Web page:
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Integral role of sustainable land management in climate action


Blog by Jyoti Narsude, PhD researcher in the School of Geography.

Land degradation

Land degradation is becoming a major environmental problem worldwide due to excessive irrigation, use of fertilizers with pesticides, problematic agricultural practices, water and air pollution, and ineffective waste management. Around 25% of land has been degraded globally. As land degrades, it emits greenhouse gases such as carbon and nitrous oxide from the soil into the atmosphere. Recently, scientists found that globally we are losing 24 billion tonnes of fertile soil per year, and if this situation continues, by 2050 95% of all land will become degraded.

Globally, around 3.2 billion people are affected by problems associated with land degradation, especially people in developing countries, rural communities, farmers, and people living below the poverty line. In 2050 the global population will increase to 9.8 billion, leading to a tremendous increase in demand and pressure on agricultural products such as food, fibre, and fuel. However, if agricultural land is overused to satisfy the needs of society, soil function can be reduced, which can ultimately lead to the loss of integrity of the land.

Land management

The Intergovernmental Panel on Climate Change (IPCC) recognizes that afforestation and energy crop production lead to decarbonization from land management. Hence, to increase the land area under nature-based land management practices, we need to educate people on climate science and its interaction with land as an ecosystem, including integrating land ecology (by cultivating crops with trees through activities such as public participation in decision-making) and innovative research ideas that can help to sustain ecosystem services.

An example of a natural land management solution includes the involvement of Indigenous people, where a transference of their traditional knowledge to the next generations, along with the participation of women as the heart of the natural ecosystem, play a vital role.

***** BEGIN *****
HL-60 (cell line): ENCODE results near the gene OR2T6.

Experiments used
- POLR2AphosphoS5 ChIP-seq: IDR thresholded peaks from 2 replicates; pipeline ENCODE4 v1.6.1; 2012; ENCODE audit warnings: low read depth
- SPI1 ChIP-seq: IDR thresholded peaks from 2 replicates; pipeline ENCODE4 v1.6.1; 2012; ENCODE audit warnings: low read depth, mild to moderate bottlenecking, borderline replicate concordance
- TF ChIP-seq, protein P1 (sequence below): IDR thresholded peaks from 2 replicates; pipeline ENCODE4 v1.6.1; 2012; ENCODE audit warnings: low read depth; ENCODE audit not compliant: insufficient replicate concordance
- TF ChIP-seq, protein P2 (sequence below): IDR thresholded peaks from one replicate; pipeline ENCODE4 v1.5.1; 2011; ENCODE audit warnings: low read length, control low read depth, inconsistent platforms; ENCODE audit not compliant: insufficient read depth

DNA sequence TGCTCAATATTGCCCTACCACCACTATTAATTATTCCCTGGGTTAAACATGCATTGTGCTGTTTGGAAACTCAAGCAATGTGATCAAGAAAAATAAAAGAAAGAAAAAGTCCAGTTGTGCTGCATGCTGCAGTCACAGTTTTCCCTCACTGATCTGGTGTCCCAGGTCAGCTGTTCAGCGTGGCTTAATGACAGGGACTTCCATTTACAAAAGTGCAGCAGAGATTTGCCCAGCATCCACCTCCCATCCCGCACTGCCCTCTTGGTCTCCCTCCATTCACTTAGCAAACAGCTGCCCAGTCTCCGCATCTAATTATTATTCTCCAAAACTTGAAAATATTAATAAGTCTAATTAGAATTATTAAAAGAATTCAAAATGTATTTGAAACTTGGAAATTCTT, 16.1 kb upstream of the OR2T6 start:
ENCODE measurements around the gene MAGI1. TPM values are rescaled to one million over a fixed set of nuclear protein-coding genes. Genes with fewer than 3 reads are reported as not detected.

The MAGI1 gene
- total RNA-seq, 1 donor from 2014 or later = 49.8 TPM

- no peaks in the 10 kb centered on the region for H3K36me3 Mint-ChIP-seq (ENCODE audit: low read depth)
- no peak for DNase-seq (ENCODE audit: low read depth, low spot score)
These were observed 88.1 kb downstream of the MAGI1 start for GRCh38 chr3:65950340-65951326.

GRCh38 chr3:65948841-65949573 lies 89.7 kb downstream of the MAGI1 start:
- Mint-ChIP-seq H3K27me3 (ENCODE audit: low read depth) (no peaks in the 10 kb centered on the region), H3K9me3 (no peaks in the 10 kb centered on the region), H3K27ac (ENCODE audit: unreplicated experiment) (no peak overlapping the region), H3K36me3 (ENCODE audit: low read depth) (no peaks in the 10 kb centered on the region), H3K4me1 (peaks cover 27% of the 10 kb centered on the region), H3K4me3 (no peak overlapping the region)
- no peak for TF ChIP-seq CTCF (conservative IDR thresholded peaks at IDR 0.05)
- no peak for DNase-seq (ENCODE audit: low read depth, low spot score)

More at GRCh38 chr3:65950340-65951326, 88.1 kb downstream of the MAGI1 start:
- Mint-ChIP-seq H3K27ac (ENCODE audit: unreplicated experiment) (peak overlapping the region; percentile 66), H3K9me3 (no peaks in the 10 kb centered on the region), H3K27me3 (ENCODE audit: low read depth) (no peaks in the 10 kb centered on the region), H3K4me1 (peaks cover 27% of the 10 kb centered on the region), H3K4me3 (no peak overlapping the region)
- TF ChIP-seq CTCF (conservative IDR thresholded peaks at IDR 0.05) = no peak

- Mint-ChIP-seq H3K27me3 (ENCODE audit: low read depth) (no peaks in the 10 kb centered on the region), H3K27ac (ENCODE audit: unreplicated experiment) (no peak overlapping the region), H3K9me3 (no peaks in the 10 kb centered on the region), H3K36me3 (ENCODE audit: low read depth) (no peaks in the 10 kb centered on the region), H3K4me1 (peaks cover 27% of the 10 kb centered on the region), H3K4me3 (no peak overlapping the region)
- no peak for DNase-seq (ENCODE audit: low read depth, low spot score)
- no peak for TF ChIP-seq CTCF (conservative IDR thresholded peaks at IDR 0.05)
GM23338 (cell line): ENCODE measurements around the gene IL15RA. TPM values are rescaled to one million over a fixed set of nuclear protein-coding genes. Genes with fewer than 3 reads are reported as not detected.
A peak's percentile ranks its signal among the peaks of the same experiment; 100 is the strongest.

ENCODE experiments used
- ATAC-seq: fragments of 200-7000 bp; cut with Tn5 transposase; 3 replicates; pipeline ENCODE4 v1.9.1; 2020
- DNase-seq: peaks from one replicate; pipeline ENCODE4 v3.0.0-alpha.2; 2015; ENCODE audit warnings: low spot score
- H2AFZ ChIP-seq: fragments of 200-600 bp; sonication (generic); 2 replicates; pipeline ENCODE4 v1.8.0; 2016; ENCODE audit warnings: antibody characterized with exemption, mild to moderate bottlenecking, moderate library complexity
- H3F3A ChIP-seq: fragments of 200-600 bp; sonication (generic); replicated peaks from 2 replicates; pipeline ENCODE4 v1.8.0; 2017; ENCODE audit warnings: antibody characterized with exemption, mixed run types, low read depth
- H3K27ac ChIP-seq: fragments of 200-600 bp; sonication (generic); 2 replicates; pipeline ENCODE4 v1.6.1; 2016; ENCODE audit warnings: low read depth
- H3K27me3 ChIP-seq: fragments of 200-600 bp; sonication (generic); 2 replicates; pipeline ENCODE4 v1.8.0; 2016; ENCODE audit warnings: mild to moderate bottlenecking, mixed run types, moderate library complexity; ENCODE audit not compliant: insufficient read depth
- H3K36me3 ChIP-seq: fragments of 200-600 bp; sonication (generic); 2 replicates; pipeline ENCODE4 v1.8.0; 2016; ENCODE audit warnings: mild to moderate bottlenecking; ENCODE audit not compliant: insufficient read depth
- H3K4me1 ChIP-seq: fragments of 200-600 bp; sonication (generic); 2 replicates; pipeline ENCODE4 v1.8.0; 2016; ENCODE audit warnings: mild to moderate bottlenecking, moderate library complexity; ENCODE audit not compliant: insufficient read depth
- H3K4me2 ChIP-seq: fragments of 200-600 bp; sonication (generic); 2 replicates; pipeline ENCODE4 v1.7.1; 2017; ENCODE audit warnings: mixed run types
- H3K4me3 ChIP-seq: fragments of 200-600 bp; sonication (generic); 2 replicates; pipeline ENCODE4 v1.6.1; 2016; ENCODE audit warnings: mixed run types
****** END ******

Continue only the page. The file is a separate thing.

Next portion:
A decrease in the ecological functions of land can be due to a lack of government policies, insufficient funds, and a lack of education for farmers regarding sustainable land management. Under the Paris Agreement, countries agreed to secure land rights and efficient policy implementation to ensure sustainable land management practices.

The 10th anniversary of the Warsaw Framework for Reducing Emissions from Deforestation and Forest Degradation (REDD+) has been celebrated by countries and organizations, with 60 developing countries participating. Leaders from government, civil society, and business sectors also agreed at The Forest and Climate Leaders Partnership COP28 Ministerial to actively work further on the Declaration on Forest and Land Use, decided at COP26 in 2021. National packages regarding forest, climate, and nature have been announced by countries including Colombia, the Democratic Republic of Congo, Ghana, and Papua New Guinea.

Land covered with natural forest is closely linked with local livelihoods. Nature-based land management activities with sufficient governance have the potential to reduce carbon emissions, and soil and water erosion; regulate socioeconomic and ecological services; and resolve issues such as food insecurity and lack of productivity of land. Suggestions for these management activities include:

  • Regenerative agriculture practices – this can efficiently enhance the resilience of soil and includes the prevention of soil water erosion, regulation of infiltration, and a potential reduction in biodiversity loss.
  • Adaptation of agroforestry systems – determining the objectives behind land use, agroforestry systems (including silvoarable systems, silvopastoral systems, hedgerows, and shelterbelts) can effectively enhance the functioning of soil and water, the biogeochemical cycle, with increasing productivity of land leads to foster economic growth and wellbeing of society.
  • Adaptation of indigenous plant species – helps to prevent the evolutionary adaptive changes of non-native species on terrestrial ecosystems as it can maintain and increase the soil fertility that increases the rate of carbon sequestration.
  • Adopting flexible local government policies around adaptation – public education to ensure adaptive sustainable approach towards land management tools in a broader context. An inclusive system of stakeholders, communicators, and policymakers can develop incentives for social, economic, and ecological growth.
  • International financial support for developing countries – including global stocktakes to reduce food hunger in the world, with beneficial use of terrestrial ecosystems.

COP28 saw conversations related to sustainable land management, including sustainable agriculture and nature-friendly solutions, with an ecosystem-based approach to protect and restore the resilience of terrestrial ecosystems. However, my hope for the upcoming COP29, is for scientific subsidiary bodies to find out the carbon sources and sink of carbon in terrestrial ecosystems to emphasize climate change mitigation and achieve country-based net-zero targets. Moreover, to face the problems that arise from climate change, community-based education needs to adapt by bridging the gap between policymakers and the public.

Featured image: Chris Bambrick, Flickr.